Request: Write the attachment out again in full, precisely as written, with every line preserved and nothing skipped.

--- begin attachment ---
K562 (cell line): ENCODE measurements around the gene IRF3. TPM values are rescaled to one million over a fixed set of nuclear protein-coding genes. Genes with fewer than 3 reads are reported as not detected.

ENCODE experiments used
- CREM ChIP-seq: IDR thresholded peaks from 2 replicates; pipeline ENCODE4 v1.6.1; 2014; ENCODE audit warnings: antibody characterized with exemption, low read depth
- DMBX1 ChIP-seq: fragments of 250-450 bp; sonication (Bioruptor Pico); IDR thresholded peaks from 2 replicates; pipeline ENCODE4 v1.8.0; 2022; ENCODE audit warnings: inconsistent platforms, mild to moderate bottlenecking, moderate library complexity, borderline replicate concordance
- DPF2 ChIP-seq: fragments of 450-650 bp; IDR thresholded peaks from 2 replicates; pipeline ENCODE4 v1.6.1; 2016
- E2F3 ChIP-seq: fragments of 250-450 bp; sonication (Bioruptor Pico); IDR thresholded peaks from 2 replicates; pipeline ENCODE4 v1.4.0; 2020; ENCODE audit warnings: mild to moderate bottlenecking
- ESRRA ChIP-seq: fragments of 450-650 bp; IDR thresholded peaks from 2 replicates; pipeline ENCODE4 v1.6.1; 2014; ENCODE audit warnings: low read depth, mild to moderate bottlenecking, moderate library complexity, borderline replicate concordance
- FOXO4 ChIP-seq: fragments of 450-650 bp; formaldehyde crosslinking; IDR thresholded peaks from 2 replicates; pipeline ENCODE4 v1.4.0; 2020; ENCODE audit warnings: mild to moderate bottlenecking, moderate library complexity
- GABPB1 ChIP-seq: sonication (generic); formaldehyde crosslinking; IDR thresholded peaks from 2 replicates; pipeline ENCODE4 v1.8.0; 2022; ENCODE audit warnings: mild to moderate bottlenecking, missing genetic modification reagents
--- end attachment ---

K562 (cell line): ENCODE measurements around the gene IRF3. TPM values are rescaled to one million over a fixed set of nuclear protein-coding genes. Genes with fewer than 3 reads are reported as not detected.

ENCODE experiments used
- CREM ChIP-seq: IDR thresholded peaks from 2 replicates; pipeline ENCODE4 v1.6.1; 2014; ENCODE audit warnings: antibody characterized with exemption, low read depth
- DMBX1 ChIP-seq: fragments of 250-450 bp; sonication (Bioruptor Pico); IDR thresholded peaks from 2 replicates; pipeline ENCODE4 v1.8.0; 2022; ENCODE audit warnings: inconsistent platforms, mild to moderate bottlenecking, moderate library complexity, borderline replicate concordance
- DPF2 ChIP-seq: fragments of 450-650 bp; IDR thresholded peaks from 2 replicates; pipeline ENCODE4 v1.6.1; 2016
- E2F3 ChIP-seq: fragments of 250-450 bp; sonication (Bioruptor Pico); IDR thresholded peaks from 2 replicates; pipeline ENCODE4 v1.4.0; 2020; ENCODE audit warnings: mild to moderate bottlenecking
- ESRRA ChIP-seq: fragments of 450-650 bp; IDR thresholded peaks from 2 replicates; pipeline ENCODE4 v1.6.1; 2014; ENCODE audit warnings: low read depth, mild to moderate bottlenecking, moderate library complexity, borderline replicate concordance
- FOXO4 ChIP-seq: fragments of 450-650 bp; formaldehyde crosslinking; IDR thresholded peaks from 2 replicates; pipeline ENCODE4 v1.4.0; 2020; ENCODE audit warnings: mild to moderate bottlenecking, moderate library complexity
- GABPB1 ChIP-seq: sonication (generic); formaldehyde crosslinking; IDR thresholded peaks from 2 replicates; pipeline ENCODE4 v1.8.0; 2022; ENCODE audit warnings: mild to moderate bottlenecking, missing genetic modification reagents